CASE operator is maybe one of the most unknown by the beginner users of SQL. Often when I see a question how to write an if-else condition in a SQL query, some people advise to write a UDF and use if-else directly inside. As you will see in this post, this solution is a little bit overkill though.
Years ago when I started to work as a software engineer, I was overusing IN/NOT IN operator. One day, one of my colleagues suggested me to replace it in some queries by EXISTS/NOT EXISTS. And it helped to improve the performances of these queries. If among you are some people like "me years ago", I prepared this short post introducing to EXISTS/NOT EXISTS operator by comparing it to IN/NOT IN one.
I have already described grouping sets feature in the context of Apache Spark. But natively they are a part of SQL standard and that's why I would like to extend the previous post here. After all, you don't need Big Data to use them - even though nowadays it's difficult to not to deal with it.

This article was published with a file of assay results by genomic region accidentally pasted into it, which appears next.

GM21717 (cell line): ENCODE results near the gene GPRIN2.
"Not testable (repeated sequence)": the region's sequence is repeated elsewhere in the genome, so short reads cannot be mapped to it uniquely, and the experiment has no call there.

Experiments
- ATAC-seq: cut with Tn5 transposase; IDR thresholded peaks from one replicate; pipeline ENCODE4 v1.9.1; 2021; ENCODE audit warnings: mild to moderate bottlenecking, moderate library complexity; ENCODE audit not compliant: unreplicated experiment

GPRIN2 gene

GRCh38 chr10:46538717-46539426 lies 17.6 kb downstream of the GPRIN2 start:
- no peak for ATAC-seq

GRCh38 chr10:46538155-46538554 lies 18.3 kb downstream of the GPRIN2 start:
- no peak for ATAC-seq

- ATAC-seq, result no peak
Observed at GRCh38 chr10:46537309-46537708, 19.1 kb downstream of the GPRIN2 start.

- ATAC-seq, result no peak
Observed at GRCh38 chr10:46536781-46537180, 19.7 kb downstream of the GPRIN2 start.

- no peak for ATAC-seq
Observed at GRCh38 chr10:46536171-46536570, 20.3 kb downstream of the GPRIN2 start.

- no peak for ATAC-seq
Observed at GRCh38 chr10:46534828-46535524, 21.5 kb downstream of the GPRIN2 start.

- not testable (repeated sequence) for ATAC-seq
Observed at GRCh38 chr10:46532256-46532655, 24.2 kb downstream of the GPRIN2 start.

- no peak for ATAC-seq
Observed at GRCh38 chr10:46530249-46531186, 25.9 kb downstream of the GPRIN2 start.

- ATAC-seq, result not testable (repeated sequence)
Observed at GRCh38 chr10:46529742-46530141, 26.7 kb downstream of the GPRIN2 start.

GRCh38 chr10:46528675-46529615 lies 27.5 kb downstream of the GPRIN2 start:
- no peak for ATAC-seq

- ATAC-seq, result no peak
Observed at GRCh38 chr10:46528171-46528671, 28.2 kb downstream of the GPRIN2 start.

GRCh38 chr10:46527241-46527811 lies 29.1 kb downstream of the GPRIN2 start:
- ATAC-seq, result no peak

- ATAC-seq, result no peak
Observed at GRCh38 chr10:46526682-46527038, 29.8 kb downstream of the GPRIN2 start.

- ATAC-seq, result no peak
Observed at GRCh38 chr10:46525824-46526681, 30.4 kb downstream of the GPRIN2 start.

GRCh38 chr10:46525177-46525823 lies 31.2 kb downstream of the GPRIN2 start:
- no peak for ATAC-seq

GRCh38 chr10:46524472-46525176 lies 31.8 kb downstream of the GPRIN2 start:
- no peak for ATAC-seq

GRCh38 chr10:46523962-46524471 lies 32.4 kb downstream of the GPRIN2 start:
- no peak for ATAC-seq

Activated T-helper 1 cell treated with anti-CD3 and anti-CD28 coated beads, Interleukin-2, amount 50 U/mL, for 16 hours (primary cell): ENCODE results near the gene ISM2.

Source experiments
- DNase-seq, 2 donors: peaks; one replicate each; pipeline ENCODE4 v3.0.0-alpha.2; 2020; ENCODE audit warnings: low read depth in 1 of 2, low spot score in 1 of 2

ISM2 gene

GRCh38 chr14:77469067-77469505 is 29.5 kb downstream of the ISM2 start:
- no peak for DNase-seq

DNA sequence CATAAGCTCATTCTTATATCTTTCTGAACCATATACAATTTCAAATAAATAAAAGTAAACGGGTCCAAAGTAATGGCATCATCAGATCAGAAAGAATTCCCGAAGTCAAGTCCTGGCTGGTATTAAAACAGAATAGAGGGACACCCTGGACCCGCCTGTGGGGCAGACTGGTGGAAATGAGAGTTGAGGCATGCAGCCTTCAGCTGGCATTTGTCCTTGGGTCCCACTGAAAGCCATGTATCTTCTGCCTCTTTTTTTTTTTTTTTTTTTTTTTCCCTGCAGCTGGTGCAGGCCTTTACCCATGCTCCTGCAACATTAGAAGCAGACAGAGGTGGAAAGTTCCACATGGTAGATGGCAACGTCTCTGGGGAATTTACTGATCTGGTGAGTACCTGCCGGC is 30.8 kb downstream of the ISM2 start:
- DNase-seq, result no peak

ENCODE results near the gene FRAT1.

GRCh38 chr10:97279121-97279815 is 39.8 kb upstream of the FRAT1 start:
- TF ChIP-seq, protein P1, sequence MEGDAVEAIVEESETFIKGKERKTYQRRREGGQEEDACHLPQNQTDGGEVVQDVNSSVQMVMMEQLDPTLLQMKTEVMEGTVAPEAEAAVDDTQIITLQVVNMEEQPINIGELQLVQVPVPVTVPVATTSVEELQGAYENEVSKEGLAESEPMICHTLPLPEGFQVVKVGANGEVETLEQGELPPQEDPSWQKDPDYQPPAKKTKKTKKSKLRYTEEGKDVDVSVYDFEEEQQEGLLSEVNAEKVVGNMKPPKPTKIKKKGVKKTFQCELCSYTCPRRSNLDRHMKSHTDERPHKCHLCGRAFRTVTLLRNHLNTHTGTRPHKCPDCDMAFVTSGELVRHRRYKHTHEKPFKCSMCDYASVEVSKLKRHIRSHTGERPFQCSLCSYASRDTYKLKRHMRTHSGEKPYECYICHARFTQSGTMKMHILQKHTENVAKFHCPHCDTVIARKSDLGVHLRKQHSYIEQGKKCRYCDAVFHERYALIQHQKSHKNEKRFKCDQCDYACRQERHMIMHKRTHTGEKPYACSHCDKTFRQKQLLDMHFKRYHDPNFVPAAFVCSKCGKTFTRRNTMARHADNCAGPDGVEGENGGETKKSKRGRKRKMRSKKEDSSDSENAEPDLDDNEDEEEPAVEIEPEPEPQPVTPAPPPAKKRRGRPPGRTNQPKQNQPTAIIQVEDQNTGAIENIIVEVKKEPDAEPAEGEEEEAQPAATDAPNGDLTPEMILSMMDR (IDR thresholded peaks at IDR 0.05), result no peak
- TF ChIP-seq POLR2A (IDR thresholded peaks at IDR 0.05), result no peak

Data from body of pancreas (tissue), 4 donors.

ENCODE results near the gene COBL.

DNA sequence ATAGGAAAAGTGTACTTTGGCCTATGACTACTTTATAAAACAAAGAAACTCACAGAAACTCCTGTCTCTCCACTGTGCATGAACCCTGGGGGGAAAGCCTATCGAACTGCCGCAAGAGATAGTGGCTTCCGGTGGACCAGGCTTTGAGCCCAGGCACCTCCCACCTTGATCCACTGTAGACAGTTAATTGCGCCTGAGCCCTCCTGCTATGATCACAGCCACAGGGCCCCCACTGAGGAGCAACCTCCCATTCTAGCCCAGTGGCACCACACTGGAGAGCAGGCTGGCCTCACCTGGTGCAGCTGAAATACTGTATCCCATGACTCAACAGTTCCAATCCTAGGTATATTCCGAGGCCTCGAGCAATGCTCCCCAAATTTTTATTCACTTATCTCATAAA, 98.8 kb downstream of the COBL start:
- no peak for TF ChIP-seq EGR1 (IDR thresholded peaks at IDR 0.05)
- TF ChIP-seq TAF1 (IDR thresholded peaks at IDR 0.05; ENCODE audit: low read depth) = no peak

Last time we've discovered the INTERSECT operator. To recall it quickly, it returns all rows that are defined in the combined datasets. Today we'll discover another operator, doing the opposite and called depending on the vendor: MINUS or EXCEPT.
Thanks to modern Big Data solutions like BigQuery or Apache Spark SQL, the knowledge of the advanced SQL concepts is important. After covering the operations like window functions or grouping sets, it's time to show another interesting SQL feature, the INTERSECT operator.
Window functions are one of another SQL features that we'll probably discover during the work with data-oriented application. They can be also used in more classical programs though.
SQL hides for the most of its daily users a lot of interesting and powerful functions that though are not used very frequently. One of them are hierarchical queries.
Even though the RDBMS is more and more completed (replaced?) by NoSQL solutions, it still remains an important piece of the data processing. It's even more true with the distributed databases as BigQuery supporting SQL standards so the correlated subqueries. But they're also implemented in other Big Data engines as Spark SQL or more classical ones as PostgreSQL.